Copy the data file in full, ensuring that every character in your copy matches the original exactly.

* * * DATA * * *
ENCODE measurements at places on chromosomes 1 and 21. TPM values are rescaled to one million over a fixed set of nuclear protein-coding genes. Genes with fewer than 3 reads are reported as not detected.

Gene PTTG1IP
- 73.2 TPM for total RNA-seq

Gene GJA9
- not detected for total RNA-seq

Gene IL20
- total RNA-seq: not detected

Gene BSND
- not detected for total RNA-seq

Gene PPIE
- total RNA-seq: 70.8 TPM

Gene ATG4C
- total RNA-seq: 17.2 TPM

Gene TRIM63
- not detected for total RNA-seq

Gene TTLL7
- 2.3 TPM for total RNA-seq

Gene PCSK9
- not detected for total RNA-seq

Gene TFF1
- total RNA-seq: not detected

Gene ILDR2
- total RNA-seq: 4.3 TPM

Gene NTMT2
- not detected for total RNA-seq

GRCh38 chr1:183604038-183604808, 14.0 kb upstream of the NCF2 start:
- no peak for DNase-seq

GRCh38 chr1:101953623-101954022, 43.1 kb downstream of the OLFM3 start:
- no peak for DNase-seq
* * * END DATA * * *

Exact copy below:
ENCODE measurements at places on chromosomes 1 and 21. TPM values are rescaled to one million over a fixed set of nuclear protein-coding genes. Genes with fewer than 3 reads are reported as not detected.

Gene PTTG1IP
- 73.2 TPM for total RNA-seq

Gene GJA9
- not detected for total RNA-seq

Gene IL20
- total RNA-seq: not detected

Gene BSND
- not detected for total RNA-seq

Gene PPIE
- total RNA-seq: 70.8 TPM

Gene ATG4C
- total RNA-seq: 17.2 TPM

Gene TRIM63
- not detected for total RNA-seq

Gene TTLL7
- 2.3 TPM for total RNA-seq

Gene PCSK9
- not detected for total RNA-seq

Gene TFF1
- total RNA-seq: not detected

Gene ILDR2
- total RNA-seq: 4.3 TPM

Gene NTMT2
- not detected for total RNA-seq

GRCh38 chr1:183604038-183604808, 14.0 kb upstream of the NCF2 start:
- no peak for DNase-seq

GRCh38 chr1:101953623-101954022, 43.1 kb downstream of the OLFM3 start:
- no peak for DNase-seq